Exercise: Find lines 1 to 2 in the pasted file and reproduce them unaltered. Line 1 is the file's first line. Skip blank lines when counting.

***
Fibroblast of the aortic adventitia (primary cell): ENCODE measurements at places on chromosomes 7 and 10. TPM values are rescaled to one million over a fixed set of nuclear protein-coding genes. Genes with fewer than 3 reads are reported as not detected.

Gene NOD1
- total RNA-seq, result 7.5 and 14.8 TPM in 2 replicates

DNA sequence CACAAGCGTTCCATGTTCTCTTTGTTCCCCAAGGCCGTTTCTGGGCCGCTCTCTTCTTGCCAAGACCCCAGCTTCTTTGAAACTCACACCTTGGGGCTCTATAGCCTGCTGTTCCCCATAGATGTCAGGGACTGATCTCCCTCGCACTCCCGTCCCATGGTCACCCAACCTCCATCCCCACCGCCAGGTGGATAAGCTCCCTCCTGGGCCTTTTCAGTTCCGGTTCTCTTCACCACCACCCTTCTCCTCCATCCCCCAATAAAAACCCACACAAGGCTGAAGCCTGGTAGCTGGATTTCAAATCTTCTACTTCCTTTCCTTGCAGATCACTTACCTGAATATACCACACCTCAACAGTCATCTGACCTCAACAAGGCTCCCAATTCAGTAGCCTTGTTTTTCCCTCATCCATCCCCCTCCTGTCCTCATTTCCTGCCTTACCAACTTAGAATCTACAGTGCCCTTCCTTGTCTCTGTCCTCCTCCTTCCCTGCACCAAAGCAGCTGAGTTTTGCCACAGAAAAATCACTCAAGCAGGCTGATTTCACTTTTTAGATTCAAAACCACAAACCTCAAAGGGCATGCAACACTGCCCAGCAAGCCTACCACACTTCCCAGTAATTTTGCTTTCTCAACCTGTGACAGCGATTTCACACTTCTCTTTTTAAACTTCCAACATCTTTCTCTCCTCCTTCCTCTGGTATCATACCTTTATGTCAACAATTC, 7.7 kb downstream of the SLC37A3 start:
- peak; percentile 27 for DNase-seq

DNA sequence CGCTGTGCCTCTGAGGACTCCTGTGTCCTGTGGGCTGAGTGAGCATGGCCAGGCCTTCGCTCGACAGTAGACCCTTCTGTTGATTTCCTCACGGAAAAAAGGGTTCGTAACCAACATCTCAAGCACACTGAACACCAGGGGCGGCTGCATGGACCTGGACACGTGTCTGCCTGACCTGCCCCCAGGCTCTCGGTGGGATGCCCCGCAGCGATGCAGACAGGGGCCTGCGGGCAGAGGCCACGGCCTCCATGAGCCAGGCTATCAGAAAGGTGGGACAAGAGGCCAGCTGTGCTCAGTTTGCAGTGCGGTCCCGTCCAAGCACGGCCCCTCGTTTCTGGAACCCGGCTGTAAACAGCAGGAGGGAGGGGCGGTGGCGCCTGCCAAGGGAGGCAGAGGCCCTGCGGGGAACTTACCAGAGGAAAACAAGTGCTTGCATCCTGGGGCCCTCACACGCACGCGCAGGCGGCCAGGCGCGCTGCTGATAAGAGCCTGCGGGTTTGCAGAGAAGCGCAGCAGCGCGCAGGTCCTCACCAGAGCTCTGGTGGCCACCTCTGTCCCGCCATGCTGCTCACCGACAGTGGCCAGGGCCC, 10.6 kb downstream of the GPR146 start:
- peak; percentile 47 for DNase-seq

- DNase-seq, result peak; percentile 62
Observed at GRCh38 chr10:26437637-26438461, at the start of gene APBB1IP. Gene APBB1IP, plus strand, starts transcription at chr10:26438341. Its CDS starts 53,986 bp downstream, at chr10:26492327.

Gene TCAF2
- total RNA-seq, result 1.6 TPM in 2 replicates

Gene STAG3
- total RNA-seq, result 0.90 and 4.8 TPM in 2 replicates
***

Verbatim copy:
Fibroblast of the aortic adventitia (primary cell): ENCODE measurements at places on chromosomes 7 and 10. TPM values are rescaled to one million over a fixed set of nuclear protein-coding genes. Genes with fewer than 3 reads are reported as not detected.

Gene NOD1